Hepatitis C virus elimination in Indonesia: Epidemiological, cost, and cost-effectiveness modelling to advance advocacy and strategic planning

Adam Trickey, Lindsey Hiebert, Chase Perfect, Caroline Thomas, Peter Vickerman, Carl Schutte, Robert Hecht

Research output: Contribution to journalArticle (Academic Journal)peer-review

6 Citations (Scopus)
103 Downloads (Pure)


Backgrounds and aims
In Indonesia 1.9 million people are chronically infected with hepatitis C virus (HCV), but a national strategic plan for elimination has not yet been developed, despite the availability of low‐cost treatments which could save many lives. We used epidemiological‐ and cost‐modelling to estimate targets and resource requirements of a national elimination program and explore the potential impact and cost‐effectiveness.

To model the HCV epidemic, we used a dynamic model, parameterised with Indonesia‐specific data, accounting for disease progression, injecting drug use, and demographics. Future scale‐up scenarios were designed for 2018‐2050 to capture possible policy choices. Costs of an initial five‐year national strategy and of long‐term elimination were estimated for the most feasible scenario, as agreed with government and local partners. Cost savings from reduced drug and diagnostics prices were also estimated. The cost‐effectiveness of baseline predictions and those with drug price reductions were compared to the no‐treatment scenario.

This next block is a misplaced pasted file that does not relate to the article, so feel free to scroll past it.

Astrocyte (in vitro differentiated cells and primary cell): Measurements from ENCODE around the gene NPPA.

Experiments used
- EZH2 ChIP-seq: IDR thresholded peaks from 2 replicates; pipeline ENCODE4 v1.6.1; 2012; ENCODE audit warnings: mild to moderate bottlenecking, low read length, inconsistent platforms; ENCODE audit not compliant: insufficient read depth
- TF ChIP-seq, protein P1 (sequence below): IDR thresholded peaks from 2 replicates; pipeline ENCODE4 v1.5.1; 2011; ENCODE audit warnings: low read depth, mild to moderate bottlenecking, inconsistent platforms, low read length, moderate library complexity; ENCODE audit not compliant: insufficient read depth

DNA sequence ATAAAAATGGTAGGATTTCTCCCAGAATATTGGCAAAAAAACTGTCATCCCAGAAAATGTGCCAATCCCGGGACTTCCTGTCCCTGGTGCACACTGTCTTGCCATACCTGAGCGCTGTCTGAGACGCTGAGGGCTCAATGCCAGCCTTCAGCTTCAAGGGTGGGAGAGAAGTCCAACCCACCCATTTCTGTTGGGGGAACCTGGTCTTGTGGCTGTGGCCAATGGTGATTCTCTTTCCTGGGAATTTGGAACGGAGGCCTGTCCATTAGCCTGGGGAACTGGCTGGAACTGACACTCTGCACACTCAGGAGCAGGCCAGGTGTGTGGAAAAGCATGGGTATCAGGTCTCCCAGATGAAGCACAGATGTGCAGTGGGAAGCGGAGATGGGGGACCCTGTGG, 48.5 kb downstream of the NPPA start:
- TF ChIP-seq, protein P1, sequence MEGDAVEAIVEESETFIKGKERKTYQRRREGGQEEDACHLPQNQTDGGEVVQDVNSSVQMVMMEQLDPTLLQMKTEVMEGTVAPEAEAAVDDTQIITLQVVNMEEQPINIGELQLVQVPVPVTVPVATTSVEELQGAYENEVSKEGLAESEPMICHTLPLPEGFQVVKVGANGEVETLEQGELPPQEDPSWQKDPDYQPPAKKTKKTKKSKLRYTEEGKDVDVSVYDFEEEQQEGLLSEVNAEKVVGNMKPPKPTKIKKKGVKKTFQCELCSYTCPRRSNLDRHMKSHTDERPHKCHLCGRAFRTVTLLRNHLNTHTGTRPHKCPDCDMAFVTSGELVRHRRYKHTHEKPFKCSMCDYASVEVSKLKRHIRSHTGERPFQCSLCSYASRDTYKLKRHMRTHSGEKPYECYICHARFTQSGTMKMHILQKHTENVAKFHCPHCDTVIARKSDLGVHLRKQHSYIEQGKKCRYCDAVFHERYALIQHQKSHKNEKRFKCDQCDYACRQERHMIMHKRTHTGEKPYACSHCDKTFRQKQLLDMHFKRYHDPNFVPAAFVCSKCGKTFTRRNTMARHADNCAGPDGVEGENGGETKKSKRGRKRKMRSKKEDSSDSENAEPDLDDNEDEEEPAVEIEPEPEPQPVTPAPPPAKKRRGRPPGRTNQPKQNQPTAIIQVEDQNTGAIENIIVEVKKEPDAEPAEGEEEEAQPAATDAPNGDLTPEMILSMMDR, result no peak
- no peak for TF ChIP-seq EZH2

Elimination by 2045, considered the most feasible path to scale‐up, would prevent 739,000 new infections and avert 158,000 HCV‐related deaths. The costs would be $5.6 billion (USD) using baseline prices but could fall to $2.7 billion if price reductions for HCV drugs and diagnostics are secured. With these price reductions, the incremental cost‐effectiveness ratio for a 2045 elimination program would be cost‐effective at $300 (USD) per year of life saved versus the no‐treatment scenario.

This study has underpinned advocacy efforts to secure Indonesian government commitment to HCV elimination, and provides further inputs for HCV strategic planning efforts.
Original languageEnglish
Number of pages12
JournalLiver International
Early online date27 Aug 2019
Publication statusE-pub ahead of print - 27 Aug 2019


  • Cirrhosis
  • Direct Acting Antivirals
  • epidemiology
  • ICER
  • mathematical modelling


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